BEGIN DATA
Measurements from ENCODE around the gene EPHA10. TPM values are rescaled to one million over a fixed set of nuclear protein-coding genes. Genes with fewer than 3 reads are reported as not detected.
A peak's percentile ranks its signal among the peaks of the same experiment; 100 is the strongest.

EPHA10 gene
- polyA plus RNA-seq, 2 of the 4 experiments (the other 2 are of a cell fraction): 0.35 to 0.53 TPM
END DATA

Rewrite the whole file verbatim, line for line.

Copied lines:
Measurements from ENCODE around the gene EPHA10. TPM values are rescaled to one million over a fixed set of nuclear protein-coding genes. Genes with fewer than 3 reads are reported as not detected.
A peak's percentile ranks its signal among the peaks of the same experiment; 100 is the strongest.

EPHA10 gene
- polyA plus RNA-seq, 2 of the 4 experiments (the other 2 are of a cell fraction): 0.35 to 0.53 TPM